Celebrated pianist to perform as part of Bienen’s music festival

Pianist+Marilyn+Nonken+sits+with+a+piano.+Nonken+will+perform+at+NU+on+Friday+as+part+of+Bienen+School+of+Music%27s+New+Music+Conference+and+Festival.+
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Celebrated pianist to perform as part of Bienen’s music festival

Pianist Marilyn Nonken sits with a piano. Nonken will perform at NU on Friday as part of Bienen School of Music's New Music Conference and Festival.

Pianist Marilyn Nonken sits with a piano. Nonken will perform at NU on Friday as part of Bienen School of Music's New Music Conference and Festival.

Source: Marilyn Nonken

Pianist Marilyn Nonken sits with a piano. Nonken will perform at NU on Friday as part of Bienen School of Music's New Music Conference and Festival.

Source: Marilyn Nonken

Source: Marilyn Nonken

Pianist Marilyn Nonken sits with a piano. Nonken will perform at NU on Friday as part of Bienen School of Music's New Music Conference and Festival.

Rachel Yang, Copy Chief

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Bienen Prof. Hans Thomalla has called musician Marilyn Nonken one of the best piano performers of contemporary music of the century.

Nonken will play Morton Feldman’s 90-minute piece, “Triadic Memories,” at Northwestern’s Mary B. Galvin Recital Hall on Friday. Nonken, who has performed at venues such as Carnegie Hall and Lincoln Center, has been called “one of the greatest interpreters of new music” by American Record Guide.

Nonken’s performance is part of NU New Music Conference 2, a three-day conference and festival hosted by Bienen School of Music’s Institute for New Music. In its second year, NUNC! 2 brings together composers, performers, musicologists, theorists and enthusiasts interested in contemporary music.

Nonken, the director of piano studies at New York University’s Steinhardt School, said she chose this piece because of its slow and contemplative sound.

However, she said that due to its length, the composition can be challenging to play at times and when performing it, she needs to use techniques and pedals strategically, she said.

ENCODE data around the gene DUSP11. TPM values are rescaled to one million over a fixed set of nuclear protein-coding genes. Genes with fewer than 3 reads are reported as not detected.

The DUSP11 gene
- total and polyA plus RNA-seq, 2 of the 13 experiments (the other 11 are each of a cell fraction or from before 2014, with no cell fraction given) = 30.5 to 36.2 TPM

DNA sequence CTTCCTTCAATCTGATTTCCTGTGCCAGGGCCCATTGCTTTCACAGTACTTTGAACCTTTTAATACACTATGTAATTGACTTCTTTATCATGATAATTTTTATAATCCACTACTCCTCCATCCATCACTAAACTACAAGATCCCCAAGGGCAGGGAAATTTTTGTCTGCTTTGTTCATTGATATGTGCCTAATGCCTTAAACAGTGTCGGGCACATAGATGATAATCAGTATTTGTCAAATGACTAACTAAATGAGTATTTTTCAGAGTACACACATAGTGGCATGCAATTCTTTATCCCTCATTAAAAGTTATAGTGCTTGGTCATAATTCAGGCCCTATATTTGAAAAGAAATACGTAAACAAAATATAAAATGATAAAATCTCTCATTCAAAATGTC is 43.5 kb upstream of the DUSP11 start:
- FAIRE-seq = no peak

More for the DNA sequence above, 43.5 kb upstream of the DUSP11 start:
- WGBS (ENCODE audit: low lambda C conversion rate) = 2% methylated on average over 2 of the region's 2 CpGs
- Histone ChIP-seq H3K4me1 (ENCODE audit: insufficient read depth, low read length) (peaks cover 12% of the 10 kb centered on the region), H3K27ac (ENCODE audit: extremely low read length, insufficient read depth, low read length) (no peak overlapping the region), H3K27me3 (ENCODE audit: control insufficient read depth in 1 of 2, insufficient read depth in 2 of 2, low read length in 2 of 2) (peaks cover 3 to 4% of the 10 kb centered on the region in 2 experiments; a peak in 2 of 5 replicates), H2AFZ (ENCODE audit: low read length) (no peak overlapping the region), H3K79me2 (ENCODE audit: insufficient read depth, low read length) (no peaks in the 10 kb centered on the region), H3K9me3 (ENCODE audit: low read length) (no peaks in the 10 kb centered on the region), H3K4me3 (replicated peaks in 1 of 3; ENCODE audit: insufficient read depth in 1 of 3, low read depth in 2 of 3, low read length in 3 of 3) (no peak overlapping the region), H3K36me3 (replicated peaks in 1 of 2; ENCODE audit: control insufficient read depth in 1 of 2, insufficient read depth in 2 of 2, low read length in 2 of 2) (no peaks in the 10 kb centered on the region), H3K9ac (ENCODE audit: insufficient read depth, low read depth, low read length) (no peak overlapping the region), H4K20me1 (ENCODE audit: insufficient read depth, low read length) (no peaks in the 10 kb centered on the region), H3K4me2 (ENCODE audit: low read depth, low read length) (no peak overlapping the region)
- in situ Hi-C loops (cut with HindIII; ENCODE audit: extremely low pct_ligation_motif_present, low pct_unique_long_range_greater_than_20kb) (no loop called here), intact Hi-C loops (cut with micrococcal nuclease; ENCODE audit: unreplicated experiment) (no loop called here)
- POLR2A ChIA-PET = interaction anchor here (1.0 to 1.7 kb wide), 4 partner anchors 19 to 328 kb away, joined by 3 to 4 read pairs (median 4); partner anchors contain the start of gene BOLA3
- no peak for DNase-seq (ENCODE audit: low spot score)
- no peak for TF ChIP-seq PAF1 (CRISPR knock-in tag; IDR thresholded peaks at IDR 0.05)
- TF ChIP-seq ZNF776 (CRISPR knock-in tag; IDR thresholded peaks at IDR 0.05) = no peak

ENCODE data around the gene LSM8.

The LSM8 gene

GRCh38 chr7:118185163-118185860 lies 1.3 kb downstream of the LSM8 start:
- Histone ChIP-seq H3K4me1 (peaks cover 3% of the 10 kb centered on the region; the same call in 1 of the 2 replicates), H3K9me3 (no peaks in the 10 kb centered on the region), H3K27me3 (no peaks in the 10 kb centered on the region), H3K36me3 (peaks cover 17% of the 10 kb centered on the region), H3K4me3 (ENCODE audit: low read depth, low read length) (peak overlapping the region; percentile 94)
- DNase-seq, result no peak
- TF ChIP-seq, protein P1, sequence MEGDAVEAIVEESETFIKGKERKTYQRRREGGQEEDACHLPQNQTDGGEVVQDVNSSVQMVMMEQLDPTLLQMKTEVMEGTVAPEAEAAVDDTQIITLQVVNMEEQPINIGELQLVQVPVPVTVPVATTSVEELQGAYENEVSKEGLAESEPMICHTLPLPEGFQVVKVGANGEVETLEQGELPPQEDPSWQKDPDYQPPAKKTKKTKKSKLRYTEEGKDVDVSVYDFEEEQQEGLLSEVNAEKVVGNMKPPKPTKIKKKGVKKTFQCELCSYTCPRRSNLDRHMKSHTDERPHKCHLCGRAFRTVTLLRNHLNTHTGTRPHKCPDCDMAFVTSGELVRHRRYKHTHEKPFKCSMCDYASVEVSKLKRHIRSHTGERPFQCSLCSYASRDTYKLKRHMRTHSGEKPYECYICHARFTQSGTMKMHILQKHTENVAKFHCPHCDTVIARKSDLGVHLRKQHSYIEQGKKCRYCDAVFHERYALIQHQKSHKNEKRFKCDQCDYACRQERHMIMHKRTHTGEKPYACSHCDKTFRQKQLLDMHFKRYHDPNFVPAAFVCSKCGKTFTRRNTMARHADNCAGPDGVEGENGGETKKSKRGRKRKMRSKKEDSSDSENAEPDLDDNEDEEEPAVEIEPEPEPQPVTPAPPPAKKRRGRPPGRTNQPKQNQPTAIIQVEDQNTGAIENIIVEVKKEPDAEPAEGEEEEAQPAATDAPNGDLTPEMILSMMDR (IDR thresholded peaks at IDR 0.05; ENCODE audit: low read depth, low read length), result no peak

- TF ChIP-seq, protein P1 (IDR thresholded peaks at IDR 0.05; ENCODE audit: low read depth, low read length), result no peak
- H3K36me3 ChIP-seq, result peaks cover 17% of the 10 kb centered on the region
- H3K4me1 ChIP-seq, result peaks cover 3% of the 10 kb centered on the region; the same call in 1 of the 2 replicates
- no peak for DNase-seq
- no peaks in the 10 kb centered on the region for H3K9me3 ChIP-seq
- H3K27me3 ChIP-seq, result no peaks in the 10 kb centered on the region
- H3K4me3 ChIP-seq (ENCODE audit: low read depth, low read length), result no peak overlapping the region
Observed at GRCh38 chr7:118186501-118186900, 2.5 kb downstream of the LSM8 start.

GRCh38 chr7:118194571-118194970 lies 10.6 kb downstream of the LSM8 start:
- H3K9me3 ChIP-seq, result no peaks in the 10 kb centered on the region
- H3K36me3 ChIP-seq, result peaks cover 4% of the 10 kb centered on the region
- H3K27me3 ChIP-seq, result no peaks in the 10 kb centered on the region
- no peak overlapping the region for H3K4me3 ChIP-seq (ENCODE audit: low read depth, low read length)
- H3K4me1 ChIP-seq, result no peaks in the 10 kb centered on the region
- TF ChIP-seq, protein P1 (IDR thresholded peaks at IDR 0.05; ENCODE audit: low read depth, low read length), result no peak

“Feldman’s music requires a lot of concentration to play,” she added. “It’s a challenge to just stay in the character and the mood and always be listening to the show to make sure it’s always quiet and beautiful, and that every effect that happens is the right proportion to the other effect.”

The piece’s length and complexity are part of its beauty, Nonken said. Feldman himself once called the composition, “the biggest butterfly in captivity.”

“When I think of patterns I think (of) butterflies’ wings flying through the air. You can see the colors and patterns of their wings,” Nonken said “A butterfly is usually something which flies away from you so quickly, it’s a momentary pleasure, so I want to explore and extend that pleasure for almost two hours.”

Although Nonken has played at large locations, she said it is also rewarding to perform in more intimate venues where she can interact with the audience.

“My mission is bringing newer music to audiences,” she said. “I can do that really well playing for a large audience like at Lincoln Center, but it’s something extremely rewarding about playing in an intimate, alternative venue where you really get to meet people and find out what they really think about the music .”

For Nonken, the appeal of contemporary music is that it is more relatable for current audiences than classical compositions.

“Today’s composers speak to us in a very personal way,” she said. “They understand how to connect with (audiences) emotionally and expressively and dramatically … much like people go to the movies, or listen to music on the radio … it speaks directly to us.”

Nonken hopes audience members on Friday come away with better appreciation of the complexities in Feldman’s music, she said.

“(To) live and exist within it for 90 minutes, (audiences) come away with an understanding of what Feldman was doing,” Nonken said. “It’s very complex, it’s very beautiful, it’s very emotional and it’s very challenging … over the course of two hours of your life, you can have a really profound experience that you aren’t going to get any other way.”

Fellow Bienen Prof. Ryan Dohoney, a curator for the conference and festival, said people should attend to see the “double whammy” combination of Nonken’s advanced skill and the piece’s own style.

“The music itself is quite transfixing and puts you in an altered state,” Dohoney said. “It’s just an incredibly virtuoso performance on Nonken’s part, because of what is required of her, both mentally and physically, to put the piece across.”

The quiet and meditative quality of Nonken’s piece will perfectly accompany the concert hall’s views, Thomalla said.

“The idea was to have the concert at the new concert hall, to look out at the Chicago skyline,” he said. “It will be an introspective night, looking out into Lake Michigan. It will be quite lovely.”

Email: weizheyang2018@u.northwestern.edu
Twitter: @_rachelyang

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